Pancit Palabok is a tasty Filipino noodle dish, well-known for its rich yellow-orange shrimp sauce and appetizing garnishes such as shrimp, tofu, crushed chicharon, tinapa bits, chopped onion springs and sliced eggs. Its closest local variations are Pancit Malabon and Pancit Luglog. They only differ on the way they are garnished and on the type of noodles used. Palabok uses thin strands of bihon (rice noodles) whereas Malabon and Luglog use the thicker variants.
|Palabok when literally translated means garnished|
Our local carinderia (local eatery that serves home made dishes) always serves this dish in the morning and since childhood, this has been a favorite meal for breakfast. My younger brother and I would even fight over whose plate has more toppings on it and so my dad would have to request the crew to give us additional shrimp sauce and chicharon just to pacify us. We just loved the gooey sauce and the colorful garnishes - the fancier, the better - and I think this dish is way better than spaghetti (no offense meant to spaghetti lovers). Some palabok enthusiasts have even gone overboard to experiment on the ingredients by substituting shrimps with crab meat and putting other flavorful toppings and sauces like garlic paste, aligue (crab sauce), mussels, clams, squid slices and a lot more. This is so perfect as potluck to events and parties or just a snack to share with your familes and friends. In the Philippines, this dish has already established a tremendous market in the fastfood industries along with its equally popular Italian and American counterparts such as pasta, burgers and fries. It is surely a distinct dish that anyone can easily fall in love with.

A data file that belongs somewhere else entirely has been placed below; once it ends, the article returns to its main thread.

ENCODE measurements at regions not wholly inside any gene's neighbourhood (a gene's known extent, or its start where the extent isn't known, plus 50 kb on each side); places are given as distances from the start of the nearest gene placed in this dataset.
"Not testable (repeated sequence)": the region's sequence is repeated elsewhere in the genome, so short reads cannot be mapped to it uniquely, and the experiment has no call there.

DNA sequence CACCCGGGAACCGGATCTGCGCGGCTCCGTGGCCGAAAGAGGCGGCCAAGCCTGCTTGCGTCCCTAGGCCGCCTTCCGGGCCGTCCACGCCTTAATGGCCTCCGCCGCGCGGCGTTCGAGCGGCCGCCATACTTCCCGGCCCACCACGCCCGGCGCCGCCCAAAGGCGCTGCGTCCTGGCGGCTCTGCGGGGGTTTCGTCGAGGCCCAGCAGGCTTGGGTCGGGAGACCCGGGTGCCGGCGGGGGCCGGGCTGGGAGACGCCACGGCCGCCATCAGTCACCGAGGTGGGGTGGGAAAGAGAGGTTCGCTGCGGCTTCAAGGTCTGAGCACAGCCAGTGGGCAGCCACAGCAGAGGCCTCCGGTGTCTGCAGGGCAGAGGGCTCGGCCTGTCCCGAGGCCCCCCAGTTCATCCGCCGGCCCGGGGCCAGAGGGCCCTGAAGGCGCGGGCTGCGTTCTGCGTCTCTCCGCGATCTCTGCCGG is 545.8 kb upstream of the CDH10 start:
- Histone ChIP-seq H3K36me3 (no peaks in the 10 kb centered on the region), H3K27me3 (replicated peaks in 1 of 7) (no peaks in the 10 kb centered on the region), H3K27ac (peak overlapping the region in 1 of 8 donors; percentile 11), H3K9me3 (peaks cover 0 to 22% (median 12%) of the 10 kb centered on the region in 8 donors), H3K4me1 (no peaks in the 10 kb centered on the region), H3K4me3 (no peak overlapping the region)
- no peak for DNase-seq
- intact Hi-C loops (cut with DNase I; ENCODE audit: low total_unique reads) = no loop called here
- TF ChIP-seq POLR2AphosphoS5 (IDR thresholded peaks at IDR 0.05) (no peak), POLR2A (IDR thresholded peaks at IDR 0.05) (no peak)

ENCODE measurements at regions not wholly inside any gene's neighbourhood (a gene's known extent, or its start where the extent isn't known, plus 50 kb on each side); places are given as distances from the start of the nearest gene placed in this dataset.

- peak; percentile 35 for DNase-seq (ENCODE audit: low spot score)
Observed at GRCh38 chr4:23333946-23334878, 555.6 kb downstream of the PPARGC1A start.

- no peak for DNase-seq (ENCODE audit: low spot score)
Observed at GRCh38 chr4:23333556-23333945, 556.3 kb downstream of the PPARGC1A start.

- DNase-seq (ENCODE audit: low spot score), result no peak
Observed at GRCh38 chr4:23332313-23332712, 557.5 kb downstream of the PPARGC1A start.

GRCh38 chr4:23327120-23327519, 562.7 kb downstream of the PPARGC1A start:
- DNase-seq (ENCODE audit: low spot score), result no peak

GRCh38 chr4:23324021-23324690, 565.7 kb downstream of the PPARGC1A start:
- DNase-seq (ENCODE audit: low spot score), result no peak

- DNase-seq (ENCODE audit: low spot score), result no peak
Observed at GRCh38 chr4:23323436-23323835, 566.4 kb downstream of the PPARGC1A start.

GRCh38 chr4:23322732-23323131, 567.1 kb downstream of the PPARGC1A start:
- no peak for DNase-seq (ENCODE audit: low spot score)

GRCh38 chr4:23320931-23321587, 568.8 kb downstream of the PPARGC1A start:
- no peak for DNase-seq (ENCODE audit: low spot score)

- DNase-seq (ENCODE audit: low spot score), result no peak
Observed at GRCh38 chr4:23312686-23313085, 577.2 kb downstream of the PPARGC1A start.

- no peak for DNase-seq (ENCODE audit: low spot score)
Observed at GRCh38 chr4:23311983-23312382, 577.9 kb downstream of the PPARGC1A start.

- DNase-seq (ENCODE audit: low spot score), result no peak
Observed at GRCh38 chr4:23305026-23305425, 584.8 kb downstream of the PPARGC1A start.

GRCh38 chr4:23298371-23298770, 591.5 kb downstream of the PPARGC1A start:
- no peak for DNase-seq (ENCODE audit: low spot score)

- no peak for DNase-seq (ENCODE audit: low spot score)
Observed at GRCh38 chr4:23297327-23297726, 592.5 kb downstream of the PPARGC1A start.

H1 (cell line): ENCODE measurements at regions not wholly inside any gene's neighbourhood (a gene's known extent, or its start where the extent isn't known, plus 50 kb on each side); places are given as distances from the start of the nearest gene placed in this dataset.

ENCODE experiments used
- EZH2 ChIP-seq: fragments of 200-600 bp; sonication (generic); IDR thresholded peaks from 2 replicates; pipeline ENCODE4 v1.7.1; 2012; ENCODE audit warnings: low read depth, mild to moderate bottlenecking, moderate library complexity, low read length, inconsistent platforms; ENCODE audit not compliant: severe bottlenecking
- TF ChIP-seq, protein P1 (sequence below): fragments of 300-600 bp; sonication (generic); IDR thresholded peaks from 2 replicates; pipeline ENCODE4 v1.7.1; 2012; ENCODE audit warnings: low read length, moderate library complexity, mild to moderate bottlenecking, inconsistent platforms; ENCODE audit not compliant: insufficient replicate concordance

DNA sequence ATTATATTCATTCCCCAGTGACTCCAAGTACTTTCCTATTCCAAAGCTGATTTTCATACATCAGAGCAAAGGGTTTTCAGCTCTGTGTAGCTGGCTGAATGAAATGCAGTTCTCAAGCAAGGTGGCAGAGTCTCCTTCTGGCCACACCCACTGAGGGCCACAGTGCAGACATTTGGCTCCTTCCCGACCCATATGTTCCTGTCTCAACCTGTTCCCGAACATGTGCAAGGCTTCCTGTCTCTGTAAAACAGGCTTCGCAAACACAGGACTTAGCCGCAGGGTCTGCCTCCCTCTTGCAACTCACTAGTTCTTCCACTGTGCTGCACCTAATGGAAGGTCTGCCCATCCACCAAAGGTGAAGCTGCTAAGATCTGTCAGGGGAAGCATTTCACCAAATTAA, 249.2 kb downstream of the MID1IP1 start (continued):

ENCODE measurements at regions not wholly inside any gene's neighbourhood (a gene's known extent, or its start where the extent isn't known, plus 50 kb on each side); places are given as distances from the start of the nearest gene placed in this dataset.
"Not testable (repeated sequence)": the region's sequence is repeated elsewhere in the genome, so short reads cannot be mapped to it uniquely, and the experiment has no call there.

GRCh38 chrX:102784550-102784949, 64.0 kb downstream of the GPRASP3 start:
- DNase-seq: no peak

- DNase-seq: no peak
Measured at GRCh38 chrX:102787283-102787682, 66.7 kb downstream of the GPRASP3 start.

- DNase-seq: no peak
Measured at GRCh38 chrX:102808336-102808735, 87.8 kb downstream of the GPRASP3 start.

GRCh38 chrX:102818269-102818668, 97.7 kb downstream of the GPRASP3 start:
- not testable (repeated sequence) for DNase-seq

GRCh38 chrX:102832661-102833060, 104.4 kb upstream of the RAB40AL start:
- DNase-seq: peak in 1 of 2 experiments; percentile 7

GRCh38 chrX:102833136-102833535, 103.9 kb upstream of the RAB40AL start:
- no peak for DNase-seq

Home-made Pancit Palabok
Number of servings: 6
- 1 lb. bihon (rice noodles)
For the sauce
- ¾ lb. ground pork
- 2 tbsps. cooking oil
- ¼ cup atsuete (achiote or annatto) extract or 1 tbsp. annatto powder
- 3 to 5 tbsps. cornstarch, dissolved in ½ cup shrimp broth
- 4 to 5 cups shrimp broth
- 5 cloves garlic, minced
- 1 onion, chopped
- 3 tbsps. patis (fish sauce)
- ½ tbsp. salt
- ½ tbsp. ground black pepper
For the toppings
- 2 pcs. fried tokwa (tofu), cubed
- ½ cup tinapa (smoked fish) flakes
- ½ cup chicharon (cracklings/ deep fried salted chicken skin or pork rin), crushed
- ½ cup shrimp, boiled
- ½ cup spring onions, finely chopped
- 3 tbsps. fried garlic
- 2 pcs. hardboiled egg, shelled and sliced
- 3 pcs. squid, fried and sliced (optional)
- 8 pcs. calamansi (calamondin)
- Soak the rice noodles in water for 10 to 15 minutes. Strain and dip in the boiling water for 2 to 3 minutes or until cooked. Drain and set aside.
- Sauté garlic and onion. Add the ground pork. Stir fry until brown.
- Add the atsuete extract or the dissolved annatto powder and the shrimp broth. Bring to boil.
- Gradually pour in the dissolved cornstarch while continuously stirring until the mixture is well-blended.
- Season with patis, salt and pepper then simmer until the sauce becomes thick. Set aside.
- Place the cooked noodles in a serving plate. Pour the palabok sauce on, garnish with tokwa, eggs, tinapa flakes, shrimp, fried garlic and squids, and then sprinkle with chicharon and onion springs. Just add more toppings according to your liking. Serve with squeezed calamansi. Enjoy!
TIPS FROM ENZ:
- I love to drown my noodles in sauce (good enough to keep my mouth slurpy while devouring the richly flavored thin strands of rice noodles). That is how I enjoy the dish to its maximum potential. If we share the same thing, you do not want to run out of shrimp sauce so you better reserve extra shrimp broth and annatto powder.
- You may add crab meat if desired. (PLUS: Aligue added to the palabok sauce mixture is just heaven but beware if you are on a strict diet as it is loaded with additional calories, fats and irresistible delightfulness.)
- If you love some crunchy texture, you may deep fry the tofu until it becomes crispy and not crush the chicharon too much.